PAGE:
Tech marketers focus on leads, align budgets

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As the technology economy slowly recovers, tech marketers this year will be more focused on lead generation, measurement and finding new niches and services for customers, according to recent reports on IT marketing trends.

In a study of 359 technology executives by Bitpipe and Sam Whitmore’s Media Survey, 54% of respondents said their marketing budgets would increase in 2004. Only 7% said their marketing budgets would decrease this year, and 31% said their budgets would be flat. The remaining 8% were not sure. The survey, "2004 IT Marketing Trends," was conducted in October and November and released last month.

Lead generation will get the bulk of marketing dollars by IT companies, with 69% of budgets going to offline and online lead-generation efforts, the survey found. In 2004, 41% of IT marketing budgets will be directed toward telemarketing, direct mail and other offline lead generation; some 28% will be directed to online lead-generation efforts.

In 2003, lead generation also made up 69% of total spending, although offline approaches received slightly more (43%) than online (26%).

"Everyone remembers the excesses of marketing during the bubble, with all the branding and chest beating and vanity," said Sam Whitmore, founder and president of Sam Whitmore’s Media Survey, an online resource for media professionals. "I don’t think anyone wants to relive that in any way.."

When asked how they would execute lead-generation activities, 89% said they would conduct them in-house; 11% said they would outsource lead generation.

Sixty-three percent of respondents said they have effective methods for measuring the quality of sales leads to determine return on marketing investment; this is the same percentage as last year.

Audience online more

Whitmore said the shift to online marketing is a direct response to the fact that technology customers are spending more time online.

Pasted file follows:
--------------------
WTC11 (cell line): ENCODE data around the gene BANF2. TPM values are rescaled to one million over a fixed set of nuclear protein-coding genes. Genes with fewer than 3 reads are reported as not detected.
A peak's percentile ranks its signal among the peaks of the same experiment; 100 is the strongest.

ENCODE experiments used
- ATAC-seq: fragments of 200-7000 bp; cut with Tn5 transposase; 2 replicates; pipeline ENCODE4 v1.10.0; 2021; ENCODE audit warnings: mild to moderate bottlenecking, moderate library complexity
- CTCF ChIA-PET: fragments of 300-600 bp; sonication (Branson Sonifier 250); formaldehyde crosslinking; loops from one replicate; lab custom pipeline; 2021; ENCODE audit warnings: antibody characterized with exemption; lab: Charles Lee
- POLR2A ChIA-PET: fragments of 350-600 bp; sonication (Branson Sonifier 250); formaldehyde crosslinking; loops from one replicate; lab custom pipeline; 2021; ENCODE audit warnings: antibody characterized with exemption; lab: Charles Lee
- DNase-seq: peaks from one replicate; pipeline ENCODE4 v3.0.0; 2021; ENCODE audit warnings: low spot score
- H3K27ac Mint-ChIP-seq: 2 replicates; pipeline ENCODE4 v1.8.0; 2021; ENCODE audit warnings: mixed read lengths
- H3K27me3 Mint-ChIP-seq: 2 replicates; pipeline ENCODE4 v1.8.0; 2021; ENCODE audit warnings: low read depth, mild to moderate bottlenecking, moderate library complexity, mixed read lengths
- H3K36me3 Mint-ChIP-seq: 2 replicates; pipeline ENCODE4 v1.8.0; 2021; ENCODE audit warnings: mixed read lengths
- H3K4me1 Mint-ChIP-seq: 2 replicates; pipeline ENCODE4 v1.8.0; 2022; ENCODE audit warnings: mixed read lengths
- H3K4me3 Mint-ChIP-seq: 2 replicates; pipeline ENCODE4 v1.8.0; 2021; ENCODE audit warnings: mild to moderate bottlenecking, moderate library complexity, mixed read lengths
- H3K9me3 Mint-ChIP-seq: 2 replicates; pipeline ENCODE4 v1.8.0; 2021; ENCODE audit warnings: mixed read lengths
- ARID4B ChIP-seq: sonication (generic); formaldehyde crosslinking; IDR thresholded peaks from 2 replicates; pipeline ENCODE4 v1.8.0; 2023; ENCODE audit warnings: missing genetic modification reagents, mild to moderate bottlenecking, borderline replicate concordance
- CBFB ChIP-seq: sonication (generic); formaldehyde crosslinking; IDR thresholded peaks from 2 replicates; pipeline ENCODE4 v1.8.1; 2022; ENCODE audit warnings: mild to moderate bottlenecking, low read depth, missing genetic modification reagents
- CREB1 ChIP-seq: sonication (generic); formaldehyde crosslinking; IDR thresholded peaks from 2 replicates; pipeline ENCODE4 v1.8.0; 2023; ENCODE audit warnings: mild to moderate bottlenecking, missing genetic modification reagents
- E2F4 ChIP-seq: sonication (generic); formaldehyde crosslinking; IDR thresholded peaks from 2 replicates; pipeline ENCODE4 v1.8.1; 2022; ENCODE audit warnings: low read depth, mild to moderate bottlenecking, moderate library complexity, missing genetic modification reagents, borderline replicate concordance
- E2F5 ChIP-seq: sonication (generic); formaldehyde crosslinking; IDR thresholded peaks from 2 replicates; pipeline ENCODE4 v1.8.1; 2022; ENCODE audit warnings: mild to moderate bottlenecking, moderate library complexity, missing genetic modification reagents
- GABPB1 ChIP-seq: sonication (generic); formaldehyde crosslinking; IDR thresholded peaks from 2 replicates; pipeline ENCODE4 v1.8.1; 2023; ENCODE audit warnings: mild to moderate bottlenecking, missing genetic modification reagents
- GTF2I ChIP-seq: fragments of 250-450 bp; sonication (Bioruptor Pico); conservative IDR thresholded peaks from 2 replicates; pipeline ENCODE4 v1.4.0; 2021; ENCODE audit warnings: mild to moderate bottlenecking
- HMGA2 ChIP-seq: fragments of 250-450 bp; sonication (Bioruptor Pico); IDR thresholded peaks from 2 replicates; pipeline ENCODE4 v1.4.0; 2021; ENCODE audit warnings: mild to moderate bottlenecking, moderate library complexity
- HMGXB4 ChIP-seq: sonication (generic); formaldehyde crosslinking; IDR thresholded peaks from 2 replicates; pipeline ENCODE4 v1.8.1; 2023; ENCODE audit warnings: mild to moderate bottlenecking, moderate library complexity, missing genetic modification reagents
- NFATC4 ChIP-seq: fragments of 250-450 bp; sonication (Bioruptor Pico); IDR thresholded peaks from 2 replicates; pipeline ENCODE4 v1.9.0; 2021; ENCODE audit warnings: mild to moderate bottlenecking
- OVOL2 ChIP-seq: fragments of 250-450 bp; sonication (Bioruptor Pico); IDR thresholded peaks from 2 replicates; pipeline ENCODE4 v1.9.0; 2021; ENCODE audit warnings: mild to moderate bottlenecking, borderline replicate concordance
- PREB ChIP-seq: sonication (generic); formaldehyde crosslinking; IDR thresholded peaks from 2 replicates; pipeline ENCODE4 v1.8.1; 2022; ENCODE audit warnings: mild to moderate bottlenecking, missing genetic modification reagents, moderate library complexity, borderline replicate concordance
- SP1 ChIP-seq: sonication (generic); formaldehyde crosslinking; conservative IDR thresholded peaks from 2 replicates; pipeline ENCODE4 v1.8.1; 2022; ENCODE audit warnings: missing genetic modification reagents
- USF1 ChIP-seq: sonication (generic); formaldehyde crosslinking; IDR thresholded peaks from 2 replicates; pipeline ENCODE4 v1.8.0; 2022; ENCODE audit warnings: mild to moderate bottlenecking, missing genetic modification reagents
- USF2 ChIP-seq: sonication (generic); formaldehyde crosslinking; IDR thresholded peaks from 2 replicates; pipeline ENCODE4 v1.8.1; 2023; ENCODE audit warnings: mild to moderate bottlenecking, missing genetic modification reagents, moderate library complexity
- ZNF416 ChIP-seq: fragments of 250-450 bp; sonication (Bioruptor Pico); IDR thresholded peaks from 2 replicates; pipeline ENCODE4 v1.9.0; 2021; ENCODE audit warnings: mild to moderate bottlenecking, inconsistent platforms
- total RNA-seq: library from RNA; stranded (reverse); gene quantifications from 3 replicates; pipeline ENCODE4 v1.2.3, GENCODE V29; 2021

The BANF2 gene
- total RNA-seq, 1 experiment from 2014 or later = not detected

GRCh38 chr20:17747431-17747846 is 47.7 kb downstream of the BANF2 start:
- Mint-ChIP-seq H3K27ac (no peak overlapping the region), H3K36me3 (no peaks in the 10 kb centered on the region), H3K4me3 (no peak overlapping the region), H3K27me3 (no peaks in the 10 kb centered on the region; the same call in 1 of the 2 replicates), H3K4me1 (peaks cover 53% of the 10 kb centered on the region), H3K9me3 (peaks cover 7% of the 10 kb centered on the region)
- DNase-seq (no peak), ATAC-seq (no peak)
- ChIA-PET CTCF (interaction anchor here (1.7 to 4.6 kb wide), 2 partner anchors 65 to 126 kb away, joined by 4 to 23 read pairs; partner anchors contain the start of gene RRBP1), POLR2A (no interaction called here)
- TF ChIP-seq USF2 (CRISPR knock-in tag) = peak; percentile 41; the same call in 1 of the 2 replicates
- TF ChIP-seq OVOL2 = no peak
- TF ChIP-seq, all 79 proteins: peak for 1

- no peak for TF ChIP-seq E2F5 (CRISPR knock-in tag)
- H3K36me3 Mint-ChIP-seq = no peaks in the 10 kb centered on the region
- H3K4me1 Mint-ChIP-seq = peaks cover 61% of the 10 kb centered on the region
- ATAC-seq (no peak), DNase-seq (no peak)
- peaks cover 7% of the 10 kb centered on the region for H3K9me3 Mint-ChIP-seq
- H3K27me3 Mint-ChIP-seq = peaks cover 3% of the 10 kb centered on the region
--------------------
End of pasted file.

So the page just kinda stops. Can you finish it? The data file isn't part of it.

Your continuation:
"A busy person never gets out of their inbox these days, while print magazines often pile up," Whitmore said. "As a tech marketer, you have to follow where they go."

Online advertising is slated to make up 16% of overall marketing budgets this year, the survey found—up from 14% in 2003. By contrast, print spending is expected to account for only 15% of tech marketers’ budgets in 2004, down 1% from 2003.

When asked what methods they will use to generate leads this year, 85% of respondents said they will use e-mail, compared with 83% that used e-mail in 2003.

White papers are another popular lead-generation tool, with 82% of respondents planning to use them this year, compared with 75% last year.

The largest percentage increase was around the use of Webcasts, which will be employed by 73% of marketers this year, compared with 55% last year.

The use of search marketing also saw a large percentage increase. Some 63% of tech marketers said they will use search engine optimization in 2004, up from 53% in 2003. Search keyword purchase will be used by 58% of respondents this year versus 49% who used the tactic in 2003.

Marketers more accountable

"As things tightened in 2001 and 2002, marketers had to be much more accountable," said Steve Woit, VP-sales and marketing at Bitpipe, a Boston-based IT research firm. He said the ability to optimize online campaigns and measure the results makes online advertising and lead generation attractive to tech marketers.

Overall, optimism seems to be high for a recovery in the technology sector and the economy overall.

CIO Magazine’s monthly Tech Poll for December found that chief information officers plan to increase spending by 6% over the next 12 months, up from 4.2% in the November poll.

And a survey conducted by TEC International, an organization of CEOs, found that 80% of CEOs expect economic conditions to improve this year. The survey of nearly 1,000 CEOs, conducted in November, also found that 61% of CEOs plan to hire employees this year.

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